The last stage of construction is a transition stage between construction and consumption. The textiles receive the final processing before they are ready to be used. Many decoration techniques, such as embroidery and painting, as well as completion procedures, like sewing, took place during this stage. Written texts inform us that there existed special craftsmen called knapheis, responsible for applying the finishes on textiles, and also selling second-hand clothes. Their tasks were variable. Wool fabrics especially needed to pass through the finishing stage of fulling, a process that continued until recently. For instance, the knapheis washed textiles to remove fatty residues, they beat them with sticks and stepped on them to soften and tighten the fibres, then they dried them to prepare them for the following procedures, such as rubbing with clay to absorb excess fatty residues. After drying, the textiles were brushed to lift the pile, using thorny plants or porcupine skin.
Washing was a common activity usually taking place at rivers, at the sea or using special vessels, by women. However, there are also references of professional washers, both men and women. Ancient texts mention, for example, the knapheis as washing and bleaching soiled clothes.
One of the duties of knapheis waspleating, that is the creation of permanent pleats, even resistant to washing. Pleated fabrics existed in Egypt as early as 3000 BC, like the pleated shirt found in Tarkhan. Ancient texts mention a special pleating press, named ipos. Information on the pleating technique is unclear, but comparing it with that of traditional techniques, it would involve wetting the textiles and tying their ends to create the desired number and size of pleats. The tied and wet fabric was then placed at the special press, where the humidity and pressure applied ensured the pleats remained permanent. Such a press can be seen at a mural painting from Pompei depicting a knapheion, a fuller’s workshop.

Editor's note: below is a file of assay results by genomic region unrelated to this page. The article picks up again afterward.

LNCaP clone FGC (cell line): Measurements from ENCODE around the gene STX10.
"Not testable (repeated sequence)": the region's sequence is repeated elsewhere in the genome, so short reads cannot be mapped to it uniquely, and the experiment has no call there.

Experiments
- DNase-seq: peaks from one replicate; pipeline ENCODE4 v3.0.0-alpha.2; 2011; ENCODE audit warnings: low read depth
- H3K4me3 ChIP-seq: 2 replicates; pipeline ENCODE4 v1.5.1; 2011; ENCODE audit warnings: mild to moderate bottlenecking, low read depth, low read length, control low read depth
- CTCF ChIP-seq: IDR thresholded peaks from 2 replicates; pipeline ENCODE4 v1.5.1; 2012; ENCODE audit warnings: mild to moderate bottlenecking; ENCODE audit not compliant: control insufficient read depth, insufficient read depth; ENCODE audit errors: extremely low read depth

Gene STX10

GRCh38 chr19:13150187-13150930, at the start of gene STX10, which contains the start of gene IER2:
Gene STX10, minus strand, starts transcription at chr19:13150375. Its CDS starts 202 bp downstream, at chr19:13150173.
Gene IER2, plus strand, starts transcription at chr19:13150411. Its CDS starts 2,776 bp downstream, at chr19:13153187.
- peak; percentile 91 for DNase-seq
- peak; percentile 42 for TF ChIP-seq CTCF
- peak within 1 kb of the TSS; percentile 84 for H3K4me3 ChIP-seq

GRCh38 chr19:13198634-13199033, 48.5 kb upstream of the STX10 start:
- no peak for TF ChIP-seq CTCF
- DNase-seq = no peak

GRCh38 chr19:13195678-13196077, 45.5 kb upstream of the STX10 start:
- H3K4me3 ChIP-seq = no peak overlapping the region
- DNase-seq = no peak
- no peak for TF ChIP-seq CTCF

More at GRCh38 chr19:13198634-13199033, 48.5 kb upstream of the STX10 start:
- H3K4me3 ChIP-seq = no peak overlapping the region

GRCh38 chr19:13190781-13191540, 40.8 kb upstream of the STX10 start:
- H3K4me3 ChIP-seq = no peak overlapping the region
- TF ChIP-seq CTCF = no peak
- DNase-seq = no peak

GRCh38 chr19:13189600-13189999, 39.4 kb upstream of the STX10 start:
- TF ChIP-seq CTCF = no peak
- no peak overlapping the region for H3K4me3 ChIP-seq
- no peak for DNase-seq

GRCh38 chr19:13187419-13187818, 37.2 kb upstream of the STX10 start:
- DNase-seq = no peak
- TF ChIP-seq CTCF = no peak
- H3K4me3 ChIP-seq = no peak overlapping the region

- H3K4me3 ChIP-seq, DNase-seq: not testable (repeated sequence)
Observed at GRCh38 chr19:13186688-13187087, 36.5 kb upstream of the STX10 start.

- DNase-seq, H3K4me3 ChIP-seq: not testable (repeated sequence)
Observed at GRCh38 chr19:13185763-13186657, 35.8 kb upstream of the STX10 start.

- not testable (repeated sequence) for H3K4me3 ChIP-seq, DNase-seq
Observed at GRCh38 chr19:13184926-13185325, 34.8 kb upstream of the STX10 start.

There seems to be a long tradition of scenting textiles and ancient texts mention rose scented and unscented fabrics. Homer writes about goddesses wearing textiles giving-off pleasant scents, while scented bedding is mentioned in Classical texts. Traditionally, textiles were stored in chests along with fruit, such as quinces, to absorb their scent. Similarly, fabrics were hanged above burning incense to absorb the odour.